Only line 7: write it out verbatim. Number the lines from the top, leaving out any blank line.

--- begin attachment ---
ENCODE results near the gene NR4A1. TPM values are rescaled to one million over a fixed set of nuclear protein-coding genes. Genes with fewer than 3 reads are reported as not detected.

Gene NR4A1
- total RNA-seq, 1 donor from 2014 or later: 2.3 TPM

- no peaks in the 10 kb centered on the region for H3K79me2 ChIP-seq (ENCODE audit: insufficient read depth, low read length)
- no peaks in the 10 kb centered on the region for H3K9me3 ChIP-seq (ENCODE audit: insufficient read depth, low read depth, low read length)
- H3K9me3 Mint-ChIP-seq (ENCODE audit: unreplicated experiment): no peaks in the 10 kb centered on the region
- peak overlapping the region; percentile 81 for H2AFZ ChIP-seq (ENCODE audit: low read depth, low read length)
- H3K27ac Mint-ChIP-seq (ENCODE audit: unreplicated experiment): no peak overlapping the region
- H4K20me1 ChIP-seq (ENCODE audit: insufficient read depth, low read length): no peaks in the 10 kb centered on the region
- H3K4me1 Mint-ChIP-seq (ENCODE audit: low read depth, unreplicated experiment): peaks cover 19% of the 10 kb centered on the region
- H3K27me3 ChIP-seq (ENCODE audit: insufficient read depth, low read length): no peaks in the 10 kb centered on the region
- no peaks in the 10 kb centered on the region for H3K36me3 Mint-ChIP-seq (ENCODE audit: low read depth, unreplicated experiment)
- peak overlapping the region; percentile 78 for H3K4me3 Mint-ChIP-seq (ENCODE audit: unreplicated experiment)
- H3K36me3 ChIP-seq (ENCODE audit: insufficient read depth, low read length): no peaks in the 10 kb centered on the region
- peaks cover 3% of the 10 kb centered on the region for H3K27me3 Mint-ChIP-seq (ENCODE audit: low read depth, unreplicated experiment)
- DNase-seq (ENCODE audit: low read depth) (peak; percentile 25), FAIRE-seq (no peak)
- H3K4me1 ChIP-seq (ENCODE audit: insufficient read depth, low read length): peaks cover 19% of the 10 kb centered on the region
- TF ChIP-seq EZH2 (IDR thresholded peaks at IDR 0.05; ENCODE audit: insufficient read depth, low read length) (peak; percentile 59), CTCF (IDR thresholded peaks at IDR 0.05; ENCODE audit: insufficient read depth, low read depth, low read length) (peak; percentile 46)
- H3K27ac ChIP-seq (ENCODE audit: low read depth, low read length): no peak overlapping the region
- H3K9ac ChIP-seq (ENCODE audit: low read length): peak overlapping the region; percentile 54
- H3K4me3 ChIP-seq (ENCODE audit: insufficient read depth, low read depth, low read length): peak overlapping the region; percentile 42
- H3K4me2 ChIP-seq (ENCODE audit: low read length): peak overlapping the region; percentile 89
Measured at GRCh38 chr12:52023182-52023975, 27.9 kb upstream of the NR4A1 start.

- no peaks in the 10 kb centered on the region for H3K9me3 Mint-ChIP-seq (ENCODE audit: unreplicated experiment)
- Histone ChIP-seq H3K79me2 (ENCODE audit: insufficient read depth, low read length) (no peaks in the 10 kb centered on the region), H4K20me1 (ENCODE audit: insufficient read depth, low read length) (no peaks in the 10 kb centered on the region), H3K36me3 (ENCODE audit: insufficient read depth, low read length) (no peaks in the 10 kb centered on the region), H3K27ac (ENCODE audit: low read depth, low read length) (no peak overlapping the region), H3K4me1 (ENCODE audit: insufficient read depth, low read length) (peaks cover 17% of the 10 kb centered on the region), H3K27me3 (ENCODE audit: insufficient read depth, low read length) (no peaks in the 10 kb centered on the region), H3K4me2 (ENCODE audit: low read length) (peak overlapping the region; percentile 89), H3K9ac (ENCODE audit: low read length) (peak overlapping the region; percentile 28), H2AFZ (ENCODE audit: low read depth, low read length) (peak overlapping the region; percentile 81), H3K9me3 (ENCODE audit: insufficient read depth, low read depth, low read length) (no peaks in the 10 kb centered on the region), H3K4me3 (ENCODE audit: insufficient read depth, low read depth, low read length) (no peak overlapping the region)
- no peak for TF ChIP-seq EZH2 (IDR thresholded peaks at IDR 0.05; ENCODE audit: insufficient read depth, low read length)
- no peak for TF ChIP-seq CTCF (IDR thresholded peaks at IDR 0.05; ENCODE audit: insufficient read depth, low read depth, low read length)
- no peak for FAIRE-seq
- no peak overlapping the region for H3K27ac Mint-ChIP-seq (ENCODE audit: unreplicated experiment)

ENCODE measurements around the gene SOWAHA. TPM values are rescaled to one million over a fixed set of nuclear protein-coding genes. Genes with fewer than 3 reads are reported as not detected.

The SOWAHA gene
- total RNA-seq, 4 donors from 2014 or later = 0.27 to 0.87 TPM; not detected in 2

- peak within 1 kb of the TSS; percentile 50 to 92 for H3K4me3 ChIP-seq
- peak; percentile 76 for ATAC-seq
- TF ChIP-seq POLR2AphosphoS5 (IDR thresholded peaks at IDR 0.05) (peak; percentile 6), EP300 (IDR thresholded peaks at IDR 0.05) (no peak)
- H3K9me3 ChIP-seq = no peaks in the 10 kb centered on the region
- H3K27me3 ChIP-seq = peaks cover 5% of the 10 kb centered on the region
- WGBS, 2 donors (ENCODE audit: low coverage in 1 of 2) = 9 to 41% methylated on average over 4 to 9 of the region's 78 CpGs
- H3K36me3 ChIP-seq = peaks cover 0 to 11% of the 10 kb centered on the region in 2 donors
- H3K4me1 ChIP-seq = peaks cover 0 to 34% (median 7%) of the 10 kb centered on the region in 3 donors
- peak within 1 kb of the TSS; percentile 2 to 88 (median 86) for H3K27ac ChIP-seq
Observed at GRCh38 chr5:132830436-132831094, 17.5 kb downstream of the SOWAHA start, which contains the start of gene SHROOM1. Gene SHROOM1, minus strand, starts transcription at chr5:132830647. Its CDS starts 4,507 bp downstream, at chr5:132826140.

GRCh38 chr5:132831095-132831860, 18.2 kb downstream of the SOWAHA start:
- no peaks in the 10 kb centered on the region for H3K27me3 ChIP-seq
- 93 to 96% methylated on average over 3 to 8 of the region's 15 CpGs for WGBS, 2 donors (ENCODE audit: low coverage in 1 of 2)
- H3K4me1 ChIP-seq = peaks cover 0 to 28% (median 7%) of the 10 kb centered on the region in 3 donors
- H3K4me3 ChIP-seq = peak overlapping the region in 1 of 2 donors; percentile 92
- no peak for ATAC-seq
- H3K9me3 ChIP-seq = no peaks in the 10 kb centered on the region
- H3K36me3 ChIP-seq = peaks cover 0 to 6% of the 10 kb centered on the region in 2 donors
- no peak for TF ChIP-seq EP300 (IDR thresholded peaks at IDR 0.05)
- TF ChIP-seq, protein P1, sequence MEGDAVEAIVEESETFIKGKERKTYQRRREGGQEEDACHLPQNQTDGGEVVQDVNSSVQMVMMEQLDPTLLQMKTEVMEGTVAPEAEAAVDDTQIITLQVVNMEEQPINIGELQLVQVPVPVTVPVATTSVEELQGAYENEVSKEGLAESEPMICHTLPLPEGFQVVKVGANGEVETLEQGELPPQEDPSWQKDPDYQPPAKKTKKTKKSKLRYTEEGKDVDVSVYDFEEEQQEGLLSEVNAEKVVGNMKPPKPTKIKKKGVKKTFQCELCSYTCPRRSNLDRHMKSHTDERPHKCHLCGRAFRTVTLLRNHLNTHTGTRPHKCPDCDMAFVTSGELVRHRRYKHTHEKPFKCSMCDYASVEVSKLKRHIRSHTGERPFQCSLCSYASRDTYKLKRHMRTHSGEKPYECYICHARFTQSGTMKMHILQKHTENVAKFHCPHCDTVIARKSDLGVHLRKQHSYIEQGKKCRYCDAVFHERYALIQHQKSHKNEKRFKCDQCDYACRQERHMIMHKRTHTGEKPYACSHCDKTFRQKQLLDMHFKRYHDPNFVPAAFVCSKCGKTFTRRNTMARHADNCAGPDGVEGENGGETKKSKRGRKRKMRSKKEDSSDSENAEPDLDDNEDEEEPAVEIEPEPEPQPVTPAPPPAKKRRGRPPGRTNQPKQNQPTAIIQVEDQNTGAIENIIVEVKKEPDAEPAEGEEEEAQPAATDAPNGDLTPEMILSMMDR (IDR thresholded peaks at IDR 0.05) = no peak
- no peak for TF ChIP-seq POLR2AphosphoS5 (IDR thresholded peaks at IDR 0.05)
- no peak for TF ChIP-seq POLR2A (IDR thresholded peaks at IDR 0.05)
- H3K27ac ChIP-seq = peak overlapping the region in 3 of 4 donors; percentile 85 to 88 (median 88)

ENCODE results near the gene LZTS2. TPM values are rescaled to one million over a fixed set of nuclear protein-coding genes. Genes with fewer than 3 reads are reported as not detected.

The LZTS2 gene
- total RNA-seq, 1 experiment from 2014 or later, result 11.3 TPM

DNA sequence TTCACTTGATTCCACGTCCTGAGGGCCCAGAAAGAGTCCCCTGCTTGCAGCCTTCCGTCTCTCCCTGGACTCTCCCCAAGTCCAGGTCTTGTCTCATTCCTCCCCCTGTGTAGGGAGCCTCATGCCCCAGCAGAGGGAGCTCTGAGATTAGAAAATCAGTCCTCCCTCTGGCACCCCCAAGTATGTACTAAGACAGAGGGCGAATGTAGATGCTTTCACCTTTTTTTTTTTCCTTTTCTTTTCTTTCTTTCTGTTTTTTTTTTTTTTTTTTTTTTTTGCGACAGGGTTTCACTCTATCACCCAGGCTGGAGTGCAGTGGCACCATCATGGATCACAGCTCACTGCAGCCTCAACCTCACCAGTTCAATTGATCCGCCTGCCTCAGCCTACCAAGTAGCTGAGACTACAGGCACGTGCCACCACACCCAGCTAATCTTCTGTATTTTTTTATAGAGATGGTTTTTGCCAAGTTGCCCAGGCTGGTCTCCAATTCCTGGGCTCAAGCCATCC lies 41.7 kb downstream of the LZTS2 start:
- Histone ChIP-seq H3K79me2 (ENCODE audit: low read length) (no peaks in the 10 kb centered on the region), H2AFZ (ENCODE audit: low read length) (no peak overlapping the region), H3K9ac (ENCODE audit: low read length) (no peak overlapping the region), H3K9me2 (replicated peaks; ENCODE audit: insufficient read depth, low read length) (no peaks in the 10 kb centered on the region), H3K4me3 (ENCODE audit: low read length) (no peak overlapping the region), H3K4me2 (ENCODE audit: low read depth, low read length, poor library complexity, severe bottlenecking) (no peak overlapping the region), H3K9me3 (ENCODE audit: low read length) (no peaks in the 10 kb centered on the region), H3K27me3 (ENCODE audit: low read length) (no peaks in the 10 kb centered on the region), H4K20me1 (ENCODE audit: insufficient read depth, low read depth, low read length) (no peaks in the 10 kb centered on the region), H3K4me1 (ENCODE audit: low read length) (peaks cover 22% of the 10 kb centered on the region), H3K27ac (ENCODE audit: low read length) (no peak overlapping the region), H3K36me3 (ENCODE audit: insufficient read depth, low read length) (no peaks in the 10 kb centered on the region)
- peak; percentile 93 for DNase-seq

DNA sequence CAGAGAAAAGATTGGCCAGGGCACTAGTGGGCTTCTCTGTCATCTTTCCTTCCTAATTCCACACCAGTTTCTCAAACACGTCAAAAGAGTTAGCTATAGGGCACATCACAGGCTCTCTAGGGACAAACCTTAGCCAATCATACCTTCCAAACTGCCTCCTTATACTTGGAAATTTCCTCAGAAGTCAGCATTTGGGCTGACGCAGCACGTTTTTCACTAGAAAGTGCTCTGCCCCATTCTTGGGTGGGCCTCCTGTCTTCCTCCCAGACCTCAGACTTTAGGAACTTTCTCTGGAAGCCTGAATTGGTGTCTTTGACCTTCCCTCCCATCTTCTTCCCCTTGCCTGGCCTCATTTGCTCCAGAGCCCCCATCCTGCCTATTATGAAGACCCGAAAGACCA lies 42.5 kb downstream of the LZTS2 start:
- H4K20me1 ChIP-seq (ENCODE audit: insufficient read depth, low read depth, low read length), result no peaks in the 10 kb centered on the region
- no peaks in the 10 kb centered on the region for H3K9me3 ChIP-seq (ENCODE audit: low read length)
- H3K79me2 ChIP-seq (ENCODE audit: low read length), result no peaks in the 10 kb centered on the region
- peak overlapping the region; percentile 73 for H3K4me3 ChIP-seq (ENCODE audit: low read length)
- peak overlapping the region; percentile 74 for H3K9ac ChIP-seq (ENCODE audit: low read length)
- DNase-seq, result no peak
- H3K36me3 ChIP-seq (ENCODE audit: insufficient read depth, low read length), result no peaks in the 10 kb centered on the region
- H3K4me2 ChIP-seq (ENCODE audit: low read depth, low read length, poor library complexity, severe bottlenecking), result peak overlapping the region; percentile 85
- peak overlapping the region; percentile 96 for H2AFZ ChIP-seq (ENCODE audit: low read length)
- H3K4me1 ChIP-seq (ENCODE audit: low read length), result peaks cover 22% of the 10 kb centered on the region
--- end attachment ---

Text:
- peak overlapping the region; percentile 81 for H2AFZ ChIP-seq (ENCODE audit: low read depth, low read length)